It's been a while. Not because I don't like blogging. It's been a while because there has been so much happening- good, bad and in between.
I'm home tonight, with the kids fast asleep in their beds. I am somewhat doubtful that there are visions of sugarplums dancing in their heads, since they've never seen a sugarplum in their lives, and honestly, I haven't either.
Gita has gone to an anniversary party for some friends of hers. The kids both have strep throat, and I volunteered to stay home with them and put them to bed early. This works out pretty well for me, since I'd be sitting in the corner at the party with the kids, watching the Disney channel, while all the other guests speak animatedly in a different language and I try to make polite but awkward conversation when people come to sit near me. I've been to many of these already. Better to stay home and catch up on all the things I haven't done in a while.
I talk a lot about gardening here, and you may be checking in because you're also a gardener. I have to say, with a small amount of shame, that I was glad to see the gardening season end this year. Part of it was the weird weather. Part of it was my stepping down as head of the community garden that I helped to start. Part of it was just the sheer exhaustion of trying to do too much and not doing any of those things well, and being relieved that mother nature stepped in to take one task off of my plate.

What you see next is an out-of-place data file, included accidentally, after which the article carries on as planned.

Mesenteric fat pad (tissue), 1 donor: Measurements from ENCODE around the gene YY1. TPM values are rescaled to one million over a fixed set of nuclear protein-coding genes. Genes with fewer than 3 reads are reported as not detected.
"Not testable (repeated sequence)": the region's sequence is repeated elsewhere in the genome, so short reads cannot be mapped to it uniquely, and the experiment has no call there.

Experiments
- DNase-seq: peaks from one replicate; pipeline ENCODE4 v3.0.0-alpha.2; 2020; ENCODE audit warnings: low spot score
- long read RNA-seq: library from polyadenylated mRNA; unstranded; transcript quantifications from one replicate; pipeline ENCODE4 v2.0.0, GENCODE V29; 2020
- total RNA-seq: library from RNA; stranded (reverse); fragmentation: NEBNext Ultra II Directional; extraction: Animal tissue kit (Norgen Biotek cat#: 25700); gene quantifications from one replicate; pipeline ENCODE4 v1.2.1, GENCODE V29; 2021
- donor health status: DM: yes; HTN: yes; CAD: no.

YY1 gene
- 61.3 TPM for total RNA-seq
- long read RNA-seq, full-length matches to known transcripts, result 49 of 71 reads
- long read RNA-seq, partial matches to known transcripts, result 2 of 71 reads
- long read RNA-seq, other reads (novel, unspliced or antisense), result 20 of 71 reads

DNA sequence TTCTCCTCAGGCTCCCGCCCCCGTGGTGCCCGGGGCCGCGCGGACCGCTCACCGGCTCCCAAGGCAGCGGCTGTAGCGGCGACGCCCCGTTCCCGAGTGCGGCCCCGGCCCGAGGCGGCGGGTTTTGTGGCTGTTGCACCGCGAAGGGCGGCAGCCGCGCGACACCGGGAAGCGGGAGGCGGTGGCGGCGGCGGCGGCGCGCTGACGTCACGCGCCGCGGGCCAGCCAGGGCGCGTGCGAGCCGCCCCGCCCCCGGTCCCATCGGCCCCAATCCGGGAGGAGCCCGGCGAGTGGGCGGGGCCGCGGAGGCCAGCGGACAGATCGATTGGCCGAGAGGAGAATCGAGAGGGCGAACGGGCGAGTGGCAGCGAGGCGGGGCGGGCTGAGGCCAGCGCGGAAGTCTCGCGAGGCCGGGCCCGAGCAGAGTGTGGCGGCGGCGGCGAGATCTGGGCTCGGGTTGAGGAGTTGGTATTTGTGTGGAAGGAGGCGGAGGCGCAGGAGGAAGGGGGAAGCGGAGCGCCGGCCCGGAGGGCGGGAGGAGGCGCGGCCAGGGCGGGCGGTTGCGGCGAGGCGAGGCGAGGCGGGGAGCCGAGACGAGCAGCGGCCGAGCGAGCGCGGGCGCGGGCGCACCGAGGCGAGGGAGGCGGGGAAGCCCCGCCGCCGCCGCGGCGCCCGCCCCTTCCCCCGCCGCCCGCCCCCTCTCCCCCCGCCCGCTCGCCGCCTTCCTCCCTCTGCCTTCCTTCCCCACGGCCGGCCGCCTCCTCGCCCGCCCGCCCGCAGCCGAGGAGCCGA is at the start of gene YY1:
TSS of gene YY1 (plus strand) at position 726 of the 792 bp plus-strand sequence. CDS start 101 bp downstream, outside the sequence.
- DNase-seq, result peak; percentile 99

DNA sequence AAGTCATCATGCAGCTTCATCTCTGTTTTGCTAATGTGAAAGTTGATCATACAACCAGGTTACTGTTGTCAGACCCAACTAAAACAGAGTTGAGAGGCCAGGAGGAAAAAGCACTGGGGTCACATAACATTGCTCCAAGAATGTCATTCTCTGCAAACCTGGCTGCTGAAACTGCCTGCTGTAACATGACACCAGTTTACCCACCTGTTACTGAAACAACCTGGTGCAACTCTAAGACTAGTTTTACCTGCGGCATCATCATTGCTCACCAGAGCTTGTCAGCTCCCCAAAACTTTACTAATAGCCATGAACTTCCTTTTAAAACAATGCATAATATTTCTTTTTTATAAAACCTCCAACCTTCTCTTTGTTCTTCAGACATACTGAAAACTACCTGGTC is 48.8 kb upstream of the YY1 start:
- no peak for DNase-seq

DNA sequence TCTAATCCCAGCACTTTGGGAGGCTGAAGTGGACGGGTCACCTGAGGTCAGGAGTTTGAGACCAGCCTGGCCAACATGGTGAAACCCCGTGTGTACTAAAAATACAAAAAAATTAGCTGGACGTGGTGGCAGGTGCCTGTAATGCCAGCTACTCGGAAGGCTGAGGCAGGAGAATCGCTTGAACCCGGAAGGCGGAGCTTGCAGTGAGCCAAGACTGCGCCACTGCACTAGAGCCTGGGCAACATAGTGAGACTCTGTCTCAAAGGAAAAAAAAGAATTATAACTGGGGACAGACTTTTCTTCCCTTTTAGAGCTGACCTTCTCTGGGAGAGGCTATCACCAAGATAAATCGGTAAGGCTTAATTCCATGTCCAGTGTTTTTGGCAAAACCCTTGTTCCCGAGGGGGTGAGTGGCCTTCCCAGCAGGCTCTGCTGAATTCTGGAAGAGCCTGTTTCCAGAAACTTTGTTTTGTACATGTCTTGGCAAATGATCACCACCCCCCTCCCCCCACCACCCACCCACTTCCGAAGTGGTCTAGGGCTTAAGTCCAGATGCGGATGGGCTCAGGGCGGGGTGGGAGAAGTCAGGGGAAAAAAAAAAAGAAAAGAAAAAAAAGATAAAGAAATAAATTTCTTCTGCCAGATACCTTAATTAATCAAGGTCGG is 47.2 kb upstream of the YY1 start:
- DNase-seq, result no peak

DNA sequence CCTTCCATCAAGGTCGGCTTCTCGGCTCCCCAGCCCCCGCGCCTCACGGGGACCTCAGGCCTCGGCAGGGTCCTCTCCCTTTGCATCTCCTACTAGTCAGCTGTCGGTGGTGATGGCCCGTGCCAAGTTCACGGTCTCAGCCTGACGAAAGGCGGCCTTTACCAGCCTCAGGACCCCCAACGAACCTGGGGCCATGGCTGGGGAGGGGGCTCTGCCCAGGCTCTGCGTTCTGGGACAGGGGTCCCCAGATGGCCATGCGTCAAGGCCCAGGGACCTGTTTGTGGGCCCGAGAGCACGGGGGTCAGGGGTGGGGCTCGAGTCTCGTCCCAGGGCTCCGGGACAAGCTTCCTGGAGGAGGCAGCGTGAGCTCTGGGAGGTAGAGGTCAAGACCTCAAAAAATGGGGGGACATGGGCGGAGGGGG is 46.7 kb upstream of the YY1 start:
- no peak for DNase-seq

My carrots froze into the ground before I could dig them out. Usually it's one of my favorite jobs of the season- pulling up a bucketload of super-sweet post-frost carrots and root cellaring them or making a batch of carrot wine. This year, they've turned into green manure for next spring's garden. My potatoes froze into the garden too. Granted, the freeze came earlier than average, at least for as long as I've been gardening- and it came on quick. They might re-sprout in the spring. At least that's what I tell myself.
To be honest- we did do a lot of putting stuff away for the winter this year. We canned almost 30 jars of applesauce from foraged apples this fall, and a half dozen jars of apple butter from the peels. We made a dozen or more quart jars of salsa from our tomatoes and more than a dozen jars of marinara sauce. I made a big batch of pickles from a bunch of cucumbers I picked up from the farmers market. And we have 3 5-gallon carboys of dandelion wine and applejack fermenting away in the basement.